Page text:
Saudi dissident Omar Abdul Aziz al-Zahrani is going to the US courts to sue Twitter for it complicity with the Saudi regime in breaching his account.
Al-Zahrani, who holds political asylum in Canada, will sue Twitter for failing to inform him of the hacking of his account by one of its former employees.
The employee, Ali al-Zubara, is close to the Saudi royal court and has been appointed to the Misk Foundation of Crown Prince Mohammed bin Salman.
According to al-Zahrani, the penetration of Zubara to his account, included access to talks between him and the late journalist Jamal Khashoggi, who was killed by Mohammed bin Salman more than a year ago, regarding the project “e-bees.”
Al-Zahrani said that after the discovery of “Twitter” Zubara of the cooperation with the government of his country, he was dismissed in 2015, and informed some users of the possibility that the Saudi employee spying on them, but the company did not inform al-Zahrani.
Al-Zahrani says that spying on him was carried out in June 2018 by planting malware in his phone.
It is noteworthy that the Saudi authorities arrested more than a year ago, two brothers Omar al-Zahrani, who said that after the authorities failed to lure him, resorted to blackmail by harassing him and sending threats, until he was arrested members of his family.
Twitter has already agreed to delete hundreds of “fake” accounts in favor of the Al Saud government, which has set up an “electronic army” whose mission is to promote its agenda online.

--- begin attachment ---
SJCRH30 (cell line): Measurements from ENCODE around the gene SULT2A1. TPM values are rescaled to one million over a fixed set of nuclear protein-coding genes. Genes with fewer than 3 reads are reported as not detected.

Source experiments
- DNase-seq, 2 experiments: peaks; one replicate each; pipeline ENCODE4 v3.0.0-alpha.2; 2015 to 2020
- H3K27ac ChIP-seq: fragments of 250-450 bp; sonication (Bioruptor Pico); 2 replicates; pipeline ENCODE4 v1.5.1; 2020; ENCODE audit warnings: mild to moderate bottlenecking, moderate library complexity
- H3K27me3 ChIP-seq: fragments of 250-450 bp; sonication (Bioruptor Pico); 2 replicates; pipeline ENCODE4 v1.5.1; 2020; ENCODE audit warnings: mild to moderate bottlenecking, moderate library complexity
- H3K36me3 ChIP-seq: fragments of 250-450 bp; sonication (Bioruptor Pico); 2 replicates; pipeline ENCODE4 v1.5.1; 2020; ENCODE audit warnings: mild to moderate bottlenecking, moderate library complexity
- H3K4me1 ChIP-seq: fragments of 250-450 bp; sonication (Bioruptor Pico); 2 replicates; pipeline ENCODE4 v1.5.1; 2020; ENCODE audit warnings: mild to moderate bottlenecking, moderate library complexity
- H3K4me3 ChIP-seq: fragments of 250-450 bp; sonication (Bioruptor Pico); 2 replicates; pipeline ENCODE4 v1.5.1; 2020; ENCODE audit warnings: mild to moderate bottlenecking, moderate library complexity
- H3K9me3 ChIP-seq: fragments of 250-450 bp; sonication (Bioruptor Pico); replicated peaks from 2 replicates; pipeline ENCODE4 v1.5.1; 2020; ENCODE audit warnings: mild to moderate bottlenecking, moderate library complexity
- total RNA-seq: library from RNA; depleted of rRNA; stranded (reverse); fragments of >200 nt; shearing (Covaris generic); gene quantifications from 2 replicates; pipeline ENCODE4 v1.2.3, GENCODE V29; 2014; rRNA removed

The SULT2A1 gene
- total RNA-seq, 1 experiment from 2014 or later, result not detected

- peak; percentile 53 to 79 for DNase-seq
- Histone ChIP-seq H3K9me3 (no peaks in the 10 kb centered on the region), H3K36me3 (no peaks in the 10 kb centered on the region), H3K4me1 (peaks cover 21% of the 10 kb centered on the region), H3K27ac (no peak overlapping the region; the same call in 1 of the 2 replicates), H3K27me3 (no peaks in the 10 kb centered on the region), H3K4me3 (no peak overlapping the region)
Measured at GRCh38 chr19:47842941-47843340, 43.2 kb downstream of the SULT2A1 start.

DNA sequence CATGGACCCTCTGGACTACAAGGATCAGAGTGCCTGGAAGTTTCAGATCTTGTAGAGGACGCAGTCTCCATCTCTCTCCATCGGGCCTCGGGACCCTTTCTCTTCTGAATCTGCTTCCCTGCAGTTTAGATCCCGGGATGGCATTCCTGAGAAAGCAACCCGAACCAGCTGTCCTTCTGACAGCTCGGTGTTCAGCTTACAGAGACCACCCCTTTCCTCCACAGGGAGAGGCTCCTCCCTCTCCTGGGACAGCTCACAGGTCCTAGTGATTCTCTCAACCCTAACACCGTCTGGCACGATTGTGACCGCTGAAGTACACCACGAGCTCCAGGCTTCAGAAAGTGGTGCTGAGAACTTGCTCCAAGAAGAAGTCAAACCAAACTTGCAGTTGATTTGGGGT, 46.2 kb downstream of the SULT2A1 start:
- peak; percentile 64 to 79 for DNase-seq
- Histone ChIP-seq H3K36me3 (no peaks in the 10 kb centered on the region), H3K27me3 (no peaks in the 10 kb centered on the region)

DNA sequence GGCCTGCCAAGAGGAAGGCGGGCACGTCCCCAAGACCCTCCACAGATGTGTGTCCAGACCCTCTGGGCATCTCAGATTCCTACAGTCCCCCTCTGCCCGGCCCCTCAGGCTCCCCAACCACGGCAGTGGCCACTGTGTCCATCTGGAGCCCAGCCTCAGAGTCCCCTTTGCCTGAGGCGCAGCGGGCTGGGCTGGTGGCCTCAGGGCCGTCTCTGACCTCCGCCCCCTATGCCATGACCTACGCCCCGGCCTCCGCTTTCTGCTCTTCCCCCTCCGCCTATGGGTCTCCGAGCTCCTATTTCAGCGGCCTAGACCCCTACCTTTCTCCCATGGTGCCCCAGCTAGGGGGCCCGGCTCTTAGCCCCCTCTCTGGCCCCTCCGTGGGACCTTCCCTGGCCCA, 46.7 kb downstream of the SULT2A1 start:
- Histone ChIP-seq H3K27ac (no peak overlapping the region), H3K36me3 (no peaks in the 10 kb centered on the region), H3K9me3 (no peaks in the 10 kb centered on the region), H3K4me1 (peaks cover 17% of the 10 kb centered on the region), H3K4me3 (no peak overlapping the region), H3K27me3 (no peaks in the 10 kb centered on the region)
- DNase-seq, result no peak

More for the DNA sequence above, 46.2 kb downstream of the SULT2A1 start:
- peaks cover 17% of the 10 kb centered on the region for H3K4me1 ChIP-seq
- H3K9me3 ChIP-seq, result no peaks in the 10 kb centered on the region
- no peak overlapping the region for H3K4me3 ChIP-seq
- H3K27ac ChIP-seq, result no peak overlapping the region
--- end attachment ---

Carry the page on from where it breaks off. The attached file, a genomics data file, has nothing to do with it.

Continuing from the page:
Twitter has also closed hundreds of accounts believed to be “bots Internet” (retweet accounts) support the position of the Kingdom in the killing of prominent Saudi journalist Jamal Khashoggi, which sparked international outrage, and negatively affected the image of the Kingdom.
Web bots are programs that automate online tasks and become a tool used by what is known as e-flies to automatically retweet to support or attack an issue on social media platforms.
NBC News provided a list of hundreds of accounts compiled by information technology specialist Josh Russell, who was retweeting positions published by pro-Saudi government accounts.
These posts ask people to question news reports that Khashoggi was killed inside the kingdom’s embassy in Istanbul using tags like #We_all_trust_Mohammad_Bin_Salman to support the crown prince.
Those who run these programs certainly know how Twitter works, as they are designed to automatically tweet, but slowly to give the impression of a momentum on the issue, and at the same time not captured by Twitter’s monitoring radars that fight media misinformation.
Most of these accounts were created in 2012, just minutes away from each other, reinforcing the theory that they are fake accounts used by electronic flies in the number war on social media platforms.